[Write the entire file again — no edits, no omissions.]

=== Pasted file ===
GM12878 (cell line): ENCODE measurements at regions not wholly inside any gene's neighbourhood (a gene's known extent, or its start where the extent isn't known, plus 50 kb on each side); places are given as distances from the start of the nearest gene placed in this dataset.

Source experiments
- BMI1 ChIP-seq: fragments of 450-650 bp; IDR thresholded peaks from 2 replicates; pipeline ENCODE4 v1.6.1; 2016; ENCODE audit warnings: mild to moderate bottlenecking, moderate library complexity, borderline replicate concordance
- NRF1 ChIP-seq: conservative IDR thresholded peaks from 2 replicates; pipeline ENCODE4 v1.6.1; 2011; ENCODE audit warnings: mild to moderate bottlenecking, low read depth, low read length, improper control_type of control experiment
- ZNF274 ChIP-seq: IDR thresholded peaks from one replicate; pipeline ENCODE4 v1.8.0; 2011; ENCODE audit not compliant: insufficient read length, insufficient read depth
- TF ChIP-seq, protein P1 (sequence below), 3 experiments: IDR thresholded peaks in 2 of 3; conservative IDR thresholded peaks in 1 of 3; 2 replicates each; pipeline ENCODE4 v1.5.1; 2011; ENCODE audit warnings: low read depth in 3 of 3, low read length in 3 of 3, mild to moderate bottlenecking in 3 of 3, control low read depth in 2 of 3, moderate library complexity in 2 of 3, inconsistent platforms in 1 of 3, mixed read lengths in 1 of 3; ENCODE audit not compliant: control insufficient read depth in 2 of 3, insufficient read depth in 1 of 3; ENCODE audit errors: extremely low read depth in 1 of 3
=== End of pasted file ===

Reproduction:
GM12878 (cell line): ENCODE measurements at regions not wholly inside any gene's neighbourhood (a gene's known extent, or its start where the extent isn't known, plus 50 kb on each side); places are given as distances from the start of the nearest gene placed in this dataset.

Source experiments
- BMI1 ChIP-seq: fragments of 450-650 bp; IDR thresholded peaks from 2 replicates; pipeline ENCODE4 v1.6.1; 2016; ENCODE audit warnings: mild to moderate bottlenecking, moderate library complexity, borderline replicate concordance
- NRF1 ChIP-seq: conservative IDR thresholded peaks from 2 replicates; pipeline ENCODE4 v1.6.1; 2011; ENCODE audit warnings: mild to moderate bottlenecking, low read depth, low read length, improper control_type of control experiment
- ZNF274 ChIP-seq: IDR thresholded peaks from one replicate; pipeline ENCODE4 v1.8.0; 2011; ENCODE audit not compliant: insufficient read length, insufficient read depth
- TF ChIP-seq, protein P1 (sequence below), 3 experiments: IDR thresholded peaks in 2 of 3; conservative IDR thresholded peaks in 1 of 3; 2 replicates each; pipeline ENCODE4 v1.5.1; 2011; ENCODE audit warnings: low read depth in 3 of 3, low read length in 3 of 3, mild to moderate bottlenecking in 3 of 3, control low read depth in 2 of 3, moderate library complexity in 2 of 3, inconsistent platforms in 1 of 3, mixed read lengths in 1 of 3; ENCODE audit not compliant: control insufficient read depth in 2 of 3, insufficient read depth in 1 of 3; ENCODE audit errors: extremely low read depth in 1 of 3